Thursday, October 29, 2009

Phishing with Dick Durbin

Everyone knows not to go hunting with Dick Cheney, but I didn't know the dangers of Phishing with Dick Durbin.

Durbin is so hard up for friends that if you take his poll on the public option, you automatically become a member of his "team."

I got an invitation to take his poll that had his mug on the header and his signature at the bottom. It went like this:


Click here to take the poll!

The tide is shifting our way.

Thanks to the tireless efforts of activists like you we've seen a tremendous shift in the health care reform debate. On Monday, Majority Leader Harry Reid introduced the merged Senate health care bill -- a bill that includes a public option..

The question is no longer if we will have some sort of public option in the final health care reform bill, but instead what form it will take.

There are several interpretations of what a public option should look like, and I'd like to share the preferences of the American people with my colleagues in the Senate. But I must do so before the final health care reform bill comes to a vote on the Senate floor in the coming weeks.

Please rank your preferences for what form the public option should take in the final bill at:

I believe that a robust public option must give more Americans more choice on day one. But some of my colleagues would be content with a public plan that only kicked in if insurance companies continued to raise premiums at an unreasonable rate -- the so-called "trigger." Others would prefer a more limited public option, requiring state governments to "opt-in" to participate in the program.

I am "whip counting" the votes in favor of all of these in the Senate, and we're very, very close to reaching the 60 votes we need to pass a robust form of the public option -- one that provides more coverage to more people by requiring states to "opt out" if they don't want to participate. That's exactly how Medicare and Medicaid work, and all 50 states participate in those popular programs.

Ultimately my colleagues need to know what their constituents think a robust "public option" really means -- and what it doesn't.

Read up on the various interpretations of a public option now under consideration, and tell me -- and my colleagues -- where you stand.

Virtually every poll now shows most people support a robust public option to expand health insurance choice and offer coverage to more Americans. And the American people will not settle for a "public option" in name only.

Neither will I.

Let's tell Congress what precisely we want and expect to see in the final health care reform bill that President Obama signs into law.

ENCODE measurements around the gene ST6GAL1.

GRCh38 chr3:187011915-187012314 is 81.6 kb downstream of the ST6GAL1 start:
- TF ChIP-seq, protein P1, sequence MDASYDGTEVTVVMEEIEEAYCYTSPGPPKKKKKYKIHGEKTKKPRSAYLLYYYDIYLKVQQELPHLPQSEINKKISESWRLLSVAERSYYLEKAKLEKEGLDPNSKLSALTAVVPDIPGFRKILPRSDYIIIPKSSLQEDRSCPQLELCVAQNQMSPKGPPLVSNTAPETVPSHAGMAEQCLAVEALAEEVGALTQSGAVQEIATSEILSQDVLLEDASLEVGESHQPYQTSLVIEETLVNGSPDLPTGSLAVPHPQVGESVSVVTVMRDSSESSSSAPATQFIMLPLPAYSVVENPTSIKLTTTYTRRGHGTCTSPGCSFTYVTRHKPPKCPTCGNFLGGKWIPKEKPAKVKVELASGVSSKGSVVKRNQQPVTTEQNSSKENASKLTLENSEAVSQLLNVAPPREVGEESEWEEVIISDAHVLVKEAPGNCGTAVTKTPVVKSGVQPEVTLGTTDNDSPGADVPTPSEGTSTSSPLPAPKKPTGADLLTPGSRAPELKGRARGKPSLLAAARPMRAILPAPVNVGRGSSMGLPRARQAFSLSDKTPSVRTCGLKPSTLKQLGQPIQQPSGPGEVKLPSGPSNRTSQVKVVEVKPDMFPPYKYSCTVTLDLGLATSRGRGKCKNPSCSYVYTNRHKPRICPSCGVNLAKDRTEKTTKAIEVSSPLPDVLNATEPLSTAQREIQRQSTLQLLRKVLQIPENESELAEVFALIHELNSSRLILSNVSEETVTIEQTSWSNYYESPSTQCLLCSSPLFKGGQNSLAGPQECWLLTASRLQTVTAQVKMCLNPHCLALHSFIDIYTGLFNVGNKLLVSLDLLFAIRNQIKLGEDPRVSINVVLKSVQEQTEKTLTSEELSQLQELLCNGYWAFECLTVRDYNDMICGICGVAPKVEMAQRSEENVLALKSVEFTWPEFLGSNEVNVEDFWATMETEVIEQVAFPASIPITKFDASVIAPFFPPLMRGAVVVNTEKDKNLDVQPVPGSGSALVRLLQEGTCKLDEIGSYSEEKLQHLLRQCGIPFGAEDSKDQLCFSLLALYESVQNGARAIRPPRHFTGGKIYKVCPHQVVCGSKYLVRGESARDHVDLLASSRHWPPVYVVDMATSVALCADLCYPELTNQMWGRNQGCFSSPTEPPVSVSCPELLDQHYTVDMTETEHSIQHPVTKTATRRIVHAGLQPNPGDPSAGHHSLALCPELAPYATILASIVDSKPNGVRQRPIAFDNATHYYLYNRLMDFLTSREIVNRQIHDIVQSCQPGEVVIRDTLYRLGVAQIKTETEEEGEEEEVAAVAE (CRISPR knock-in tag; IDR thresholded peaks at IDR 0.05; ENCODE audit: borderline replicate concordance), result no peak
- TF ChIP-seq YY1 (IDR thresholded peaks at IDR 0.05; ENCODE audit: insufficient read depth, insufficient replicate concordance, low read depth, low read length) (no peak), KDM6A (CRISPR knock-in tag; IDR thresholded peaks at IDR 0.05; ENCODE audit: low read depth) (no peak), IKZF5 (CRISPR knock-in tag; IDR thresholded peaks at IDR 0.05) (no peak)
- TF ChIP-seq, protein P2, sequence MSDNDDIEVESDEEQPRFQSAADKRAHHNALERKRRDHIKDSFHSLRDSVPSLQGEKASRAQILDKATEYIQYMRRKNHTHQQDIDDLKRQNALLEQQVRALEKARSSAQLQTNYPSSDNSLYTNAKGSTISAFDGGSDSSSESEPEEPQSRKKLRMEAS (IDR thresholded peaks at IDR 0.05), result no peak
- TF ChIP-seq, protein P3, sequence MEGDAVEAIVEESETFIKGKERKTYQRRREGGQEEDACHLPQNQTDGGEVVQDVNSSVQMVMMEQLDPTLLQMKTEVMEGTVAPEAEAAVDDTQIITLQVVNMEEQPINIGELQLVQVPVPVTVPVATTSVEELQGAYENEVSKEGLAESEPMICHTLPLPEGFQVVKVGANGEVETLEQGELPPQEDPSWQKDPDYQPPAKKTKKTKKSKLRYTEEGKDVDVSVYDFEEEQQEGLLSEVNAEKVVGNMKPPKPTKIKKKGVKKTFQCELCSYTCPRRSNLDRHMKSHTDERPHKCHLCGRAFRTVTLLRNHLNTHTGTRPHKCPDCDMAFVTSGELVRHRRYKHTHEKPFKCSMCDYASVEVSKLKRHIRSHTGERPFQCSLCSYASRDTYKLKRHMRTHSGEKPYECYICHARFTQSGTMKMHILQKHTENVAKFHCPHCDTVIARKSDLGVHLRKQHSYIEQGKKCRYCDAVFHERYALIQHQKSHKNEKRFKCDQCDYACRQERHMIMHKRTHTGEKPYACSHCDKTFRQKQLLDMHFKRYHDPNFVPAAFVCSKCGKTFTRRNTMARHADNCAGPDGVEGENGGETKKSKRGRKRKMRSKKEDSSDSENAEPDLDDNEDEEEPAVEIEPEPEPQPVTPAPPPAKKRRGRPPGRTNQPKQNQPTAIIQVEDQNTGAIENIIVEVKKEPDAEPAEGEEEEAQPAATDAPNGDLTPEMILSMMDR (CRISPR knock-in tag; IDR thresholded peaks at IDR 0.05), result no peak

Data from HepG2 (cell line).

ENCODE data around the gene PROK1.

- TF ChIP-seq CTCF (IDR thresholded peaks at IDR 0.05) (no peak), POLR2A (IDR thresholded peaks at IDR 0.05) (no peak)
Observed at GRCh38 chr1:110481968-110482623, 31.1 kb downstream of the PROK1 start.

Thank you for taking my poll.

If you click on it, you get this screen:

Now, I filled it out with zeroes for questions one through four and a ten for question five, meaning I support no public option.
To my surprise I received this response within a few seconds of selecting the "Submit" button:
Thanks for joining the Durbin team, xxxxxxxxxxx
Thursday, October 29, 2009 2:29 AM
From: "Friends of Dick Durbin"
Add sender to Contacts
Dear xxxxxxxxxx,

Thank you for signing up to join the Dick Durbin online community! We look forward to working with you over the weeks and months to help build a better America.

If you use spam filters to protect your inbox, please take a moment right now to add this message's "from" address ( to your email address book, spam software whitelist, or mail system whitelist. This will help ensure that you receive the messages you have requested and that your email software displays HTML and images properly.

Thanks again, and welcome!


The Friends of Dick Durbin team
So, that's the way it works. Durbin is ignoring the real polls and creating his own data by sending this request to people he believes will take his side. Then he makes you one of his "Team" members.
Wasn't there something about Axelrod hijacking e-mail addresses and sending messages from the White House?
Now, I won't do business with companies who use such tactics so why would I want to vote for a creep who uses them in politics.
It explains why politicians excluded themselves for the restrictions on telemarketing calls. It also explains their dismal approval ratings.

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